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Furnell, Herbert Giblin (Harry) (1898–1973)

by A. J. Hill

This article was published in Australian Dictionary of Biography, Volume 14, (MUP), 1996

Herbert Giblin Furnell (1898-1973), by unknown photographer

Herbert Giblin Furnell (1898-1973), by unknown photographer

Australian War Memorial, 020748

Herbert Giblin (Harry) Furnell (1898-1973), gynaecologist and army officer, was born on 24 October 1898 at Maryborough, Victoria, son of George William Furnell, a gaol-governor from England, and his second wife Florence Ellen, née Herbert, who was born in New South Wales. After winning scholarships to Geelong Church of England Grammar School and to Trinity College, University of Melbourne (M.B., B.S., 1921; D.G.O., 1932), 'Harry' played Australian Rules football for the Carlton club. He served his residency at St Vincent's Hospital, then entered private practice at Abbotsford. At St Joseph's Catholic Church, Malvern, on 12 April 1924 he married Marguerite McLean.

In March 1923 he was appointed lieutenant, (Royal) Australian Army Medical Corps, Militia, and came under the influence of Colonel Rupert Downes. By 1932 Furnell was a major, commanding the 10th Field Ambulance; in 1936 he was promoted lieutenant colonel. His civilian career also blossomed. In 1927-29 he had studied surgery in London and Edinburgh, and obstetrics and gynaecology in Dublin and Vienna, before specializing as a gynaecologist. A fellow (1927) of the Royal College of Surgeons, Edinburgh, he was to be elected to fellowships of the Royal Australasian College of Surgeons (1958) and the Royal College of Obstetricians and Gynaecologists, London (1965).

Furnell was among the first to join the Australian Imperial Force in October 1939. Given command of the 2nd/2nd Field Ambulance, he made it 'a magnificent unit, with a sense of purpose amongst all ranks'. He sailed for the Middle East in April 1940. In the advance through Libya in January 1941 'he was continually forward supervising [the] collection of wounded under enemy fire'. On 27 January, in an air-raid near Derna, he saved the life of a wounded soldier by getting him into a slit trench and maintaining pressure on a severed artery. Furnell was awarded the Distinguished Service Order.

Promoted temporary colonel on 16 February 1941 (substantive in August), he transferred to 9th Division headquarters as assistant-director of medical services. At Tobruk, from April to October 1941, he provided medical support to a garrison, initially over 35,000 strong, and to some 10,000 prisoners. His success in caring for the wounded and in maintaining the health of the force was a remarkable achievement.

Furnell's hard training after Tobruk prepared his medical units for the El Alamein campaign of July-November 1942. In the battle which opened on 23 October he established forward surgical centres for the early treatment of severe injuries and evacuated some casualties by air. His arrangements were 'a triumph of organization and detailed planning, all medical units working as one great team'. For his achievements in the Middle East, he was appointed C.B.E. (1943) and thrice mentioned in dispatches.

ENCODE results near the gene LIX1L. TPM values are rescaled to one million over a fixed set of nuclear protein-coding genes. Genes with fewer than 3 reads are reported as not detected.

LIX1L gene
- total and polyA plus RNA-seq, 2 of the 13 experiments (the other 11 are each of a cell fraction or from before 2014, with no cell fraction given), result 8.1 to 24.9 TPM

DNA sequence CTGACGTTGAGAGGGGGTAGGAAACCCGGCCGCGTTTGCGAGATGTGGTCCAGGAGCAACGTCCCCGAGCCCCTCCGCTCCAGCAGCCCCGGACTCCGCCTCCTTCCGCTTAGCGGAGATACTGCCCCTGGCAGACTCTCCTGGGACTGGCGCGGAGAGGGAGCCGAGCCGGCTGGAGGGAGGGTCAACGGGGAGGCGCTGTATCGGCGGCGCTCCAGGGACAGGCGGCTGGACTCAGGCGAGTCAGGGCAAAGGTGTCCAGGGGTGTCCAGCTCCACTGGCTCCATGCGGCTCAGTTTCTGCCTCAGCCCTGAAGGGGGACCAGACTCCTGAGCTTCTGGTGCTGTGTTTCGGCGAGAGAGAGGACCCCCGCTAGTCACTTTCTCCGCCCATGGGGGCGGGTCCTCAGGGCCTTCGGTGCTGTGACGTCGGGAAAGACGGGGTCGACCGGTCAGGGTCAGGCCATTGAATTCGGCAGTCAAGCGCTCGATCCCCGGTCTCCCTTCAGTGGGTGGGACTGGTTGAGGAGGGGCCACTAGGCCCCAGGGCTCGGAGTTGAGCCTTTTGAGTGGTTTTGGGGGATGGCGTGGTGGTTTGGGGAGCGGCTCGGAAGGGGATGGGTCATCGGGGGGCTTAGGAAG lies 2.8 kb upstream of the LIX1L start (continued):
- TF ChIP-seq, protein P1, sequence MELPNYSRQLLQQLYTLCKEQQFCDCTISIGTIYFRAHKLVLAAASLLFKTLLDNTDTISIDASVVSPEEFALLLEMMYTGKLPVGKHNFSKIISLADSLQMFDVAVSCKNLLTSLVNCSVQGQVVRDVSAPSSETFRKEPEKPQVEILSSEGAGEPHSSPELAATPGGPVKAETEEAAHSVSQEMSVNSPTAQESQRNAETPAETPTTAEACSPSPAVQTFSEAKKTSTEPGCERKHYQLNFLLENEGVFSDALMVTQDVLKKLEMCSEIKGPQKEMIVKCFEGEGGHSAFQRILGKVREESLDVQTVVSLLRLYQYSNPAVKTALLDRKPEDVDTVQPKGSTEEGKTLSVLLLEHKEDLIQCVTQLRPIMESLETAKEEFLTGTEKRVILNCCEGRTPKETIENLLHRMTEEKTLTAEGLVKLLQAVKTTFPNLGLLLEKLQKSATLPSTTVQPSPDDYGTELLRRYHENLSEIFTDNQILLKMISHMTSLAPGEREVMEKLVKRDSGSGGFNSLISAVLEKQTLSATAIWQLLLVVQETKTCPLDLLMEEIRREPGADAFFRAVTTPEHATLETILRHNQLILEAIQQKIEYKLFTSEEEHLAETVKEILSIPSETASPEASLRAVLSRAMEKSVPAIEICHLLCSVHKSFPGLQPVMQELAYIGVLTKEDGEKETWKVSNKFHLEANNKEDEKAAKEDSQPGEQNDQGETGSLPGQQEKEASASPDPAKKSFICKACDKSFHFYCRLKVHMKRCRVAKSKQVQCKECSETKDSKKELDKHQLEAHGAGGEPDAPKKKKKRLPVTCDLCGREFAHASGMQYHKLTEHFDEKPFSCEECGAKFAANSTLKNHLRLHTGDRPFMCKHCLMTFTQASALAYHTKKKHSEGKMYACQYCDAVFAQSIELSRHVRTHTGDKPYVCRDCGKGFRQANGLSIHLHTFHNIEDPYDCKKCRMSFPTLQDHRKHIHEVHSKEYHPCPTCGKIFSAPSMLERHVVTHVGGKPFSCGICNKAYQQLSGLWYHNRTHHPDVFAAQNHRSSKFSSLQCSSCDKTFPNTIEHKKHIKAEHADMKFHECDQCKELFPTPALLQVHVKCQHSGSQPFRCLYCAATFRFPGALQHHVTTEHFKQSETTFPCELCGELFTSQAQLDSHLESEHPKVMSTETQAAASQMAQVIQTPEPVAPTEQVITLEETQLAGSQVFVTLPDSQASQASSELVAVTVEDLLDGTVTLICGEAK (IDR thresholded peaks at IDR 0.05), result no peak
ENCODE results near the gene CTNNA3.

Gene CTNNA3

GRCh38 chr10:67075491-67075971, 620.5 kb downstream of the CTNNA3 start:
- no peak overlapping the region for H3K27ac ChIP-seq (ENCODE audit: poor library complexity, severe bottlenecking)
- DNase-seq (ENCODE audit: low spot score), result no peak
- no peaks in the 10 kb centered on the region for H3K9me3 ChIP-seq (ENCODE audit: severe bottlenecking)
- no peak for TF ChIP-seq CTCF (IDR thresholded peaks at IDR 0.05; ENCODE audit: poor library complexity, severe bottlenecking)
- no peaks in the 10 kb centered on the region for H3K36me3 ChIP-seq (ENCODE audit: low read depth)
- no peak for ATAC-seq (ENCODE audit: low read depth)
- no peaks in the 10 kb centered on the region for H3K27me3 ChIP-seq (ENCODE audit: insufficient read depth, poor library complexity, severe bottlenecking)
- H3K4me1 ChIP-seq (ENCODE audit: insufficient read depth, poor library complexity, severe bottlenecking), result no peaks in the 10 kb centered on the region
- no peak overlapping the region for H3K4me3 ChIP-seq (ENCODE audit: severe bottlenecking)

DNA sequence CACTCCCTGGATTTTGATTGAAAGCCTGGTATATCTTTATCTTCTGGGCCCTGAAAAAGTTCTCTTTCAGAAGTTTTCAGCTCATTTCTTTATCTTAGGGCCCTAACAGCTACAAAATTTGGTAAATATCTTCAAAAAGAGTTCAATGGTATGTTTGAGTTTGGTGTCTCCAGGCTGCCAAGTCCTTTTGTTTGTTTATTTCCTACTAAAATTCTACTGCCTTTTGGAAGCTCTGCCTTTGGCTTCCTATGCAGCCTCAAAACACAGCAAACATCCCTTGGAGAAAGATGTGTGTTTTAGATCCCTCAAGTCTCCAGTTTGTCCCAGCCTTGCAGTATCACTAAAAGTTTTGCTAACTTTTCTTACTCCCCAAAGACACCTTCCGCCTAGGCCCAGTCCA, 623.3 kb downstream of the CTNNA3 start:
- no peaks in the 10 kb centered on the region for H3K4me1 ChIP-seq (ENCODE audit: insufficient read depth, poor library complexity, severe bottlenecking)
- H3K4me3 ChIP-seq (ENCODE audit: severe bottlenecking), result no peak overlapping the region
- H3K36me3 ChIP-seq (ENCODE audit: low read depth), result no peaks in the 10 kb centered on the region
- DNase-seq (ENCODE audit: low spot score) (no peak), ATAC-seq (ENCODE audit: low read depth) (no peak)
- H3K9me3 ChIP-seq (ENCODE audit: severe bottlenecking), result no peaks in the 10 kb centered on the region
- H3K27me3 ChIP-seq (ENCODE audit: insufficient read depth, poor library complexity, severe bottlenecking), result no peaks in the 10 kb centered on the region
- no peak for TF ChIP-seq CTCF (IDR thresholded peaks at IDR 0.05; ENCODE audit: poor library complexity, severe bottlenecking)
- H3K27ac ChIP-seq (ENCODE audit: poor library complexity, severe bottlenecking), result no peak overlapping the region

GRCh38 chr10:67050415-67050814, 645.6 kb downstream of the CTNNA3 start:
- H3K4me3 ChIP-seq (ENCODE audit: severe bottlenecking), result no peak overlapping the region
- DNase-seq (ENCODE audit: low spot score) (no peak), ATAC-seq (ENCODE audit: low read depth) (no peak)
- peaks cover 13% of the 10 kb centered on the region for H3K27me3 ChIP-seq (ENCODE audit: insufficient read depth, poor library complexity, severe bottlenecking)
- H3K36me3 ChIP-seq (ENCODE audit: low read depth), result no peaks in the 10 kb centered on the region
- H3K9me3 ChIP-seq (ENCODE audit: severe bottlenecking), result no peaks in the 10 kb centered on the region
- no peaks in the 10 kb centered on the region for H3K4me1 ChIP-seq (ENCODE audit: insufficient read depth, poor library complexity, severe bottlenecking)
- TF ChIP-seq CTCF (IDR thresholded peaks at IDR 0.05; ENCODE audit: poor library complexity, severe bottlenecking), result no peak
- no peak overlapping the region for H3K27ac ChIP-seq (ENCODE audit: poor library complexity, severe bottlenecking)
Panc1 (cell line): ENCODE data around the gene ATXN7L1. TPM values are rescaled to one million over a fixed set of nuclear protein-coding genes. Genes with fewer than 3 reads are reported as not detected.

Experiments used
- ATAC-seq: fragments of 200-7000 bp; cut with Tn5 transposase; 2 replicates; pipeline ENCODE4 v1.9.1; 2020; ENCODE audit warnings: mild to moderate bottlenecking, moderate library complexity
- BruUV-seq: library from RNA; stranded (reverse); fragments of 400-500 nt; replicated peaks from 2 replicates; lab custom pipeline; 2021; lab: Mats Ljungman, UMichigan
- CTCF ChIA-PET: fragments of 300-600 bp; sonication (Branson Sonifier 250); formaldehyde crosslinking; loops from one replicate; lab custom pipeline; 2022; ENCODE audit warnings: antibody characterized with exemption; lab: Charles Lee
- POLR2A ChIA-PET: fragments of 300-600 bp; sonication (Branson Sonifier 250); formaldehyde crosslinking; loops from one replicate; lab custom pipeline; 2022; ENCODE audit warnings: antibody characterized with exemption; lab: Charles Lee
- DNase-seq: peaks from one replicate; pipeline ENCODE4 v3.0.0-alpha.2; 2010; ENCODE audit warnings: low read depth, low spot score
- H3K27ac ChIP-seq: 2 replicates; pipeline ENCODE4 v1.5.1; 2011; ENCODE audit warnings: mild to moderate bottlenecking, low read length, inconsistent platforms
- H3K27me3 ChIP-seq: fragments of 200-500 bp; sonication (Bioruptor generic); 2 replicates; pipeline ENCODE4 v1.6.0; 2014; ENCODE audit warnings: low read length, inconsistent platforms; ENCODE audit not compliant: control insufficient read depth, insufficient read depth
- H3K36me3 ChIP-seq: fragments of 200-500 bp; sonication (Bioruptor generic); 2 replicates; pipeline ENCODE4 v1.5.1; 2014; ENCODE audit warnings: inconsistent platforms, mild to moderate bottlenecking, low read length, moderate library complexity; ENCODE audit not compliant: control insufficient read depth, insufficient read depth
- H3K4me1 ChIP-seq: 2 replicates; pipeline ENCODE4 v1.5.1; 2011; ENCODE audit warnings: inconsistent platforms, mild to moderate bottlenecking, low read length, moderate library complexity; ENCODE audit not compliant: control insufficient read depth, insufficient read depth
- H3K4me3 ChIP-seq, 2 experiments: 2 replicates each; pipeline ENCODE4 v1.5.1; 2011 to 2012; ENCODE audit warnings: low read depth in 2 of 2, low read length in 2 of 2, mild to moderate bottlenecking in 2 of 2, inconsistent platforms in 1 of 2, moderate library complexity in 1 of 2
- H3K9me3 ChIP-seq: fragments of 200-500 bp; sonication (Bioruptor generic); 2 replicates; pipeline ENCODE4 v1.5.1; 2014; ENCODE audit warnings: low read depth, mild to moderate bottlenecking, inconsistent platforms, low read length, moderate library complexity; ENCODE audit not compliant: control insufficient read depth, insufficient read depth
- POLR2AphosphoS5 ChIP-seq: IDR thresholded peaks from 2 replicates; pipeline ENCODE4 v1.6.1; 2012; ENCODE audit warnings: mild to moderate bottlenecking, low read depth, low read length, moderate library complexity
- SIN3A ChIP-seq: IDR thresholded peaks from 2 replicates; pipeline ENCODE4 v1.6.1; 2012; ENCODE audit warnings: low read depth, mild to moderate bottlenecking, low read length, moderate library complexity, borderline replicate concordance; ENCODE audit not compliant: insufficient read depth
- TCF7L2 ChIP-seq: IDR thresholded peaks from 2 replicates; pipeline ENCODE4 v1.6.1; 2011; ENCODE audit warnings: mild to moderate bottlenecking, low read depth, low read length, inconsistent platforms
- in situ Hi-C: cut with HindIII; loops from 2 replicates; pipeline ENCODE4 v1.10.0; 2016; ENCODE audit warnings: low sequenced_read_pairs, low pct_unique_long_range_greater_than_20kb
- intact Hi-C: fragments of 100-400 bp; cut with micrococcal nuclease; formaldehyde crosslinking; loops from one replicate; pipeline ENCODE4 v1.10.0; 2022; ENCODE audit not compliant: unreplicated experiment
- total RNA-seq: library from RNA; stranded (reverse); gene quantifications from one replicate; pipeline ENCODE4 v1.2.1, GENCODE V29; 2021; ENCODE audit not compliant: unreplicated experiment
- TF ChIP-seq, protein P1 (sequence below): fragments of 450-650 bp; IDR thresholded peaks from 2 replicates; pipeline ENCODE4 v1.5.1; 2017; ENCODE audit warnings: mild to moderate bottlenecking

Returning to Australia in early 1943, Furnell was promoted temporary brigadier and posted as deputy-director of medical services, I Corps and New Guinea Force. He took up his command on 4 July 1943 in Port Moresby and spent much of the next two years moving between his respective headquarters in a war in which disease and the terrain matched the hostility of the Japanese. Twice mentioned in dispatches, he transferred to the Reserve of Officers on 21 July 1945. While rebuilding his civilian practice, in 1946-51 he performed part-time duty in the Citizen Military Forces as D.D.M.S., Southern Command, Melbourne, and (briefly in 1947-48) acting director-general of medical services at Army Headquarters. In 1962 he was appointed an honorary colonel of the R.A.A.M.C.

Furnell was honorary gynaecologist and consultant gynaecologist (from 1960) to St Vincent's Hospital, and dean (1953-57) of the hospital's clinical school. He was involved in planning the Mercy Maternity Hospital (opened in 1971) and in the establishment of a chair of obstetrics and gynaecology at the University of Melbourne. President (1955) and treasurer (1962-72) of the Victorian branch of the British (Australian) Medical Association, he was largely responsible for financing the building of the Medical Society Hall, Parkville. He was a board-member of the British Medical Insurance Co. and the Australasian Medical Publishing Co. Ltd. In 1956 he chaired the medical committee for the Olympic Games. After visiting Indonesia in 1964, he recommended sending a surgical team to train medical students in that country.

Survived by his wife, son and daughter, Furnell died on 22 November 1973 in East Melbourne and was buried in Springvale cemetery. A wartime comrade W. W. Lempriere remembered his courage, endurance, high principles, sense of humour and egalitarianism. Sir Geoffrey Newman-Morris wrote of his kindness and gentleness, and of the firmness and decisiveness with which he served 'the profession he loved and adorned so well'.

Select Bibliography

  • A. S. Walker, Middle East and Far East (Canb, 1953)
  • A. S. Walker, The Island Campaigns (Canb, 1957)
  • Medical Journal of Australia, 6 Apr 1974, p 546
  • Age (Melbourne), 17 Feb 1965
  • private information.

Citation details

A. J. Hill, 'Furnell, Herbert Giblin (Harry) (1898–1973)', Australian Dictionary of Biography, National Centre of Biography, Australian National University, http://adb.anu.edu.au/biography/furnell-herbert-giblin-harry-10262/text18149, published in hardcopy 1996, accessed online 17 September 2014.

This article was first published in hardcopy in Australian Dictionary of Biography, Volume 14, (MUP), 1996

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